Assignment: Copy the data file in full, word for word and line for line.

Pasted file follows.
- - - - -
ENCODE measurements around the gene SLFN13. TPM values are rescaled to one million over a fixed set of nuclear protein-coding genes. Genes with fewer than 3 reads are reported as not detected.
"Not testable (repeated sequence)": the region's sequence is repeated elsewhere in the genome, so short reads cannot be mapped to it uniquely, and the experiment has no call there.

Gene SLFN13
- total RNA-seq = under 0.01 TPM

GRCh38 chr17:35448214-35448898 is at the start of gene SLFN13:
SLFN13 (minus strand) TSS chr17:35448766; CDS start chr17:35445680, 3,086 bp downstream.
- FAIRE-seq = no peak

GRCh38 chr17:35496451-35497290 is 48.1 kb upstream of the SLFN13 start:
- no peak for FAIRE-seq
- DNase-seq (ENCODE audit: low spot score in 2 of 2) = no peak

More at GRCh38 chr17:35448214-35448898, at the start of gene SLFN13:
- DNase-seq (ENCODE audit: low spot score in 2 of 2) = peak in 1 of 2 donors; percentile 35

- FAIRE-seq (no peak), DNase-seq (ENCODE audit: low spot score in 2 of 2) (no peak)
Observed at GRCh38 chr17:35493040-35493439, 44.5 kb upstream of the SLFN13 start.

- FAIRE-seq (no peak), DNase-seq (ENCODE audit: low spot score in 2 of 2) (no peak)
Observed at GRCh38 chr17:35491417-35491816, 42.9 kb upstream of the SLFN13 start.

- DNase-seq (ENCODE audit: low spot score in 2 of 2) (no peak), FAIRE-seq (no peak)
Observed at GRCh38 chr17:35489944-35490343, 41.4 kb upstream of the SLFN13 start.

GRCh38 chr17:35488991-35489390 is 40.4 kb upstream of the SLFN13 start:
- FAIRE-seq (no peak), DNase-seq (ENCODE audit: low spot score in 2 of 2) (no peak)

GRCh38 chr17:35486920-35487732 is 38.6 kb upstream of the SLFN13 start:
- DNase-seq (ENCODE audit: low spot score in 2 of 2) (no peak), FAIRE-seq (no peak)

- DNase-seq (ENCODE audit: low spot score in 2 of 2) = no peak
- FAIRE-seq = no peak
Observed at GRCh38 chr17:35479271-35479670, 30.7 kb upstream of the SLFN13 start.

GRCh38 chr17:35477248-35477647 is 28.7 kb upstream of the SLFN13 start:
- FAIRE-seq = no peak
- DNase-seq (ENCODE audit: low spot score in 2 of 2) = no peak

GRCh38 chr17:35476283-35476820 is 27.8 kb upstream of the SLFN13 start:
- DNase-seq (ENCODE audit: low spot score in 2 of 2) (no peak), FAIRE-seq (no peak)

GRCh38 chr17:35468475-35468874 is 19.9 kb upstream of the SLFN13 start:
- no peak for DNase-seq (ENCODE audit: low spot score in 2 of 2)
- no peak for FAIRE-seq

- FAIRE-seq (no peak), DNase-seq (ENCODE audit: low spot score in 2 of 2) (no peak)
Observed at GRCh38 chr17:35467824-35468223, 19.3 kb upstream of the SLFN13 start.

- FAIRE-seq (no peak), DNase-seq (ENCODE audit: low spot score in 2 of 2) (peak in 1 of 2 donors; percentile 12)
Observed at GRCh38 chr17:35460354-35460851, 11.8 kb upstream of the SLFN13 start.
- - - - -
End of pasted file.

ENCODE measurements around the gene SLFN13. TPM values are rescaled to one million over a fixed set of nuclear protein-coding genes. Genes with fewer than 3 reads are reported as not detected.
"Not testable (repeated sequence)": the region's sequence is repeated elsewhere in the genome, so short reads cannot be mapped to it uniquely, and the experiment has no call there.

Gene SLFN13
- total RNA-seq = under 0.01 TPM

GRCh38 chr17:35448214-35448898 is at the start of gene SLFN13:
SLFN13 (minus strand) TSS chr17:35448766; CDS start chr17:35445680, 3,086 bp downstream.
- FAIRE-seq = no peak

GRCh38 chr17:35496451-35497290 is 48.1 kb upstream of the SLFN13 start:
- no peak for FAIRE-seq
- DNase-seq (ENCODE audit: low spot score in 2 of 2) = no peak

More at GRCh38 chr17:35448214-35448898, at the start of gene SLFN13:
- DNase-seq (ENCODE audit: low spot score in 2 of 2) = peak in 1 of 2 donors; percentile 35

- FAIRE-seq (no peak), DNase-seq (ENCODE audit: low spot score in 2 of 2) (no peak)
Observed at GRCh38 chr17:35493040-35493439, 44.5 kb upstream of the SLFN13 start.

- FAIRE-seq (no peak), DNase-seq (ENCODE audit: low spot score in 2 of 2) (no peak)
Observed at GRCh38 chr17:35491417-35491816, 42.9 kb upstream of the SLFN13 start.

- DNase-seq (ENCODE audit: low spot score in 2 of 2) (no peak), FAIRE-seq (no peak)
Observed at GRCh38 chr17:35489944-35490343, 41.4 kb upstream of the SLFN13 start.

GRCh38 chr17:35488991-35489390 is 40.4 kb upstream of the SLFN13 start:
- FAIRE-seq (no peak), DNase-seq (ENCODE audit: low spot score in 2 of 2) (no peak)

GRCh38 chr17:35486920-35487732 is 38.6 kb upstream of the SLFN13 start:
- DNase-seq (ENCODE audit: low spot score in 2 of 2) (no peak), FAIRE-seq (no peak)

- DNase-seq (ENCODE audit: low spot score in 2 of 2) = no peak
- FAIRE-seq = no peak
Observed at GRCh38 chr17:35479271-35479670, 30.7 kb upstream of the SLFN13 start.

GRCh38 chr17:35477248-35477647 is 28.7 kb upstream of the SLFN13 start:
- FAIRE-seq = no peak
- DNase-seq (ENCODE audit: low spot score in 2 of 2) = no peak

GRCh38 chr17:35476283-35476820 is 27.8 kb upstream of the SLFN13 start:
- DNase-seq (ENCODE audit: low spot score in 2 of 2) (no peak), FAIRE-seq (no peak)

GRCh38 chr17:35468475-35468874 is 19.9 kb upstream of the SLFN13 start:
- no peak for DNase-seq (ENCODE audit: low spot score in 2 of 2)
- no peak for FAIRE-seq

- FAIRE-seq (no peak), DNase-seq (ENCODE audit: low spot score in 2 of 2) (no peak)
Observed at GRCh38 chr17:35467824-35468223, 19.3 kb upstream of the SLFN13 start.

- FAIRE-seq (no peak), DNase-seq (ENCODE audit: low spot score in 2 of 2) (peak in 1 of 2 donors; percentile 12)
Observed at GRCh38 chr17:35460354-35460851, 11.8 kb upstream of the SLFN13 start.